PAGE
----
The bustle of the kitchen is at first startling and confusing to John, and when he is called on to taste a rich broth of lampreys and identify the spices used, he worries that he will not be up to the task. And yet, as he tries the soup, he realizes he can clearly taste cumin, coriander, marjoram, rue, vinegar, and a little honey. The cook is extremely impressed with John's sophisticated palate. John begins his time in the kitchen in the scullery, washing plates and pans, but, having mastered this lowest rang of the kitchen, he proceeds to Firsts, where the bulk of food preparation happens. There, he learns how to use a knife, cleaving apples perfectly in two with no effort. Master Scovell, the head of the kitchen, recognizes John's talent, and tells him that he reminds him of John's mother, who also served at the Manor, as nursemaid and midwife to Sir William's late wife, Lady Anne, when she was pregnant. The child, Lucretia, was born safely but Lady Anne died in childbirth, and Sir William expelled all of the servants who had witnessed the incident - including John's mother. Soon, John's time in Firsts is complete, and he progresses to the Kitchen. He learns how to prepare a huge variety of dishes, and, as the seasons and years pass, becomes ever more accomplished. He also begins to feel the stirrings of puberty, noticing the girl servants and even finding himself thinking improper thoughts about Lady Lucretia.
John is given the task of preparing a special dessert for a great meal: a Dish of Candied Baubles in the form of the Tantalus myth (Tantalus was condemned by the Gods to stare at a pool of water which would draw away from him as he would try to drink). The dish requires immense skill and patience to prepare - carefully simmering Madeira sugar with water, and clarifying the mixture with an egg without clouding it. The mixture must be sprinkled with salt in order to remain clear - the salty liquid will rise to the surface and then be skimmed off. Scovell tastes the finished dish and declares it a great success - which is just as well, as it is announced later that day that the King (Charles I) himself will be visiting Buckland Manor...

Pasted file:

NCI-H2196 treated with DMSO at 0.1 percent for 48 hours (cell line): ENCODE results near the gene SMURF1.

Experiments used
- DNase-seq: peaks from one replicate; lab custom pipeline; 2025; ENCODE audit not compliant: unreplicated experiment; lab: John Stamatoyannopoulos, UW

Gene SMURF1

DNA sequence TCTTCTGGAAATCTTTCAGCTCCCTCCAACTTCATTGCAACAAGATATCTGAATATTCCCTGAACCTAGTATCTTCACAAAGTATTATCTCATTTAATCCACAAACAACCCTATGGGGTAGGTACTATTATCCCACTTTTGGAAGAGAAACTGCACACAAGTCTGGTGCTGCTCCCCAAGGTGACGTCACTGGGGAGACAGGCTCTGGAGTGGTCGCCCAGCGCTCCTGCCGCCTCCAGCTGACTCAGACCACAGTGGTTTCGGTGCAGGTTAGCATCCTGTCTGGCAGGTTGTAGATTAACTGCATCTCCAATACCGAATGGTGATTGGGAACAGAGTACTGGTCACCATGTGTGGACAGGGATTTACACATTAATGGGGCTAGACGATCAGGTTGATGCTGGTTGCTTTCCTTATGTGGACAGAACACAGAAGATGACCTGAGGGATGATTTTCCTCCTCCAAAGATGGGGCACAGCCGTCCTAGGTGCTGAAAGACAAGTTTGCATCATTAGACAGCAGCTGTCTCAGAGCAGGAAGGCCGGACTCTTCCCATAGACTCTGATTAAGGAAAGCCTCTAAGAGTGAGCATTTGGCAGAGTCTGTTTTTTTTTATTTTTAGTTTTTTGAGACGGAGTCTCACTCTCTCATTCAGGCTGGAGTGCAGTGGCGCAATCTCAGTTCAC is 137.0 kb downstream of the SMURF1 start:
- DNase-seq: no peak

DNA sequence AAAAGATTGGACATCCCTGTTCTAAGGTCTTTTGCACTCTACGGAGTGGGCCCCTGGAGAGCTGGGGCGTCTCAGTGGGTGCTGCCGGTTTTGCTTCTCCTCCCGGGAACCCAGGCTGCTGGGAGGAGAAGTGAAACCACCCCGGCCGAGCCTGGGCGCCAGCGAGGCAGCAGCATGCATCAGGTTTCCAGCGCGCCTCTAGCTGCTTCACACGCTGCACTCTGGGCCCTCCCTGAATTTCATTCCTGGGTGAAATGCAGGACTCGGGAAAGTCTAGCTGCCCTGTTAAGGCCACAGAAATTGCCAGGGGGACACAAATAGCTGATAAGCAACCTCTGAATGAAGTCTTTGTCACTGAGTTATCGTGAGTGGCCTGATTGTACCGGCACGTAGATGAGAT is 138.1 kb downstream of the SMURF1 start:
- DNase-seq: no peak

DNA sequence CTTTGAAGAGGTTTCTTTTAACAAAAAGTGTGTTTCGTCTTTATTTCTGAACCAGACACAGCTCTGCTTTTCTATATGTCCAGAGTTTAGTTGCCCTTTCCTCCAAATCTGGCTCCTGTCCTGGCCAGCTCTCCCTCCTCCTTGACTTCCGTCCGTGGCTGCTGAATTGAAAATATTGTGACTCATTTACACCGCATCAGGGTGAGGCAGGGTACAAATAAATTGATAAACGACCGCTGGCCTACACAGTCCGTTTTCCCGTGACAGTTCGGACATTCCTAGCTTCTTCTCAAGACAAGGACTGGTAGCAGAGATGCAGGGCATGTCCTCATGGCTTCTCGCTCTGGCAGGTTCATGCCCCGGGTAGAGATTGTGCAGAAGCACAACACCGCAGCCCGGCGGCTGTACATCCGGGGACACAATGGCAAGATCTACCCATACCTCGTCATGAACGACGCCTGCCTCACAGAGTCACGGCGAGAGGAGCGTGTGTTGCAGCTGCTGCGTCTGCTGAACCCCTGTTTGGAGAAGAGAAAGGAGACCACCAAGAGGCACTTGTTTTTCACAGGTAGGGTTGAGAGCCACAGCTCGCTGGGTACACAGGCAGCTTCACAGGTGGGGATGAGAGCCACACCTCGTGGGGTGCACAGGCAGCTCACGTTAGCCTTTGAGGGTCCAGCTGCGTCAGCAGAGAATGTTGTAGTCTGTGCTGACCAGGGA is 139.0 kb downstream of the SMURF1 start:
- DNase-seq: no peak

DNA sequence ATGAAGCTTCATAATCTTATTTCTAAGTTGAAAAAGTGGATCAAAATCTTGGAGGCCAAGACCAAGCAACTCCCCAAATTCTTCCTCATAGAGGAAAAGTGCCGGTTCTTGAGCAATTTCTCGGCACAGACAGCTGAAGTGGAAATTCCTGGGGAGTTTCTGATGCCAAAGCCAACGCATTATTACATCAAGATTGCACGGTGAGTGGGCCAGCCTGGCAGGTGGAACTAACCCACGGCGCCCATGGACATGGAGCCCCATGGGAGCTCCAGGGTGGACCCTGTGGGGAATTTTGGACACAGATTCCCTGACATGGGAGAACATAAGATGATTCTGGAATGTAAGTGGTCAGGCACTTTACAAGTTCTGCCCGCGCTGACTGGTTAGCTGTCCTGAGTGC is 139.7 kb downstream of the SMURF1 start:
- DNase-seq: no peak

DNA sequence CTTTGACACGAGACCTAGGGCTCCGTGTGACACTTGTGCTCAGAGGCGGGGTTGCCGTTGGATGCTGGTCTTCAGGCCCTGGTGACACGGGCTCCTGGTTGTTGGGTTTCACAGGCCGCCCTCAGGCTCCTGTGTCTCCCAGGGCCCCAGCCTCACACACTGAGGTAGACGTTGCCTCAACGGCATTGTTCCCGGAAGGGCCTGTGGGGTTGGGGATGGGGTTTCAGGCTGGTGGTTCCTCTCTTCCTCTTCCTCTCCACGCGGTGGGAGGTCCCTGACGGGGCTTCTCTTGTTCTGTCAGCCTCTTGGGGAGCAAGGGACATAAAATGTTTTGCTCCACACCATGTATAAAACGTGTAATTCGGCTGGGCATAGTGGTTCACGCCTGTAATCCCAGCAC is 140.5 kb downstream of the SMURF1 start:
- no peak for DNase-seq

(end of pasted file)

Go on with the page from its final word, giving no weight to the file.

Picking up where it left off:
The Manor's kitchen is soon thronging with the King and Queen's footmen and ladies-in-waiting. The Queen meets with Lady Lucretia, and brings her a dress. Meanwhile, in the kitchen, John is to prepare the Tantalus dish for the King's gentlemen while a concoction of elaborate cream-filled pastries will be served to the King himself. The kitchen is busier than it has ever been, and just as the King's pastry dish is being taken out to the dining hall, a young kitchen boy runs into the people carrying it, and the whole dish falls onto the floor. Thinking quickly, Scovell decides that John's Tantalus must be served to the King. There is no greater honor for a Cook. But when the King takes a taste of the dish, he spits it out, declaring it disgustingly salty. It seems as if another Cook has ruined John's dish by pouring salt into the liquid. The King demands that the Cook come to answer before him for the dish. John does so, urging the King to dig his spoon deeper into the dessert. The King reluctantly does this, and declares the depths of the dessert to be indeed sweet. He asks that John act as his "Sayer" or food-taster for the rest of his stay, being as it is that he has shown great wisdom and courage. He also asks that John serve as the Cook of a great feast he plans to host - a feast for the wedding of Lady Lucretia and Piers. This is a bittersweet moment for John, as he realizes that he cares for Lucretia more than he would like to admit.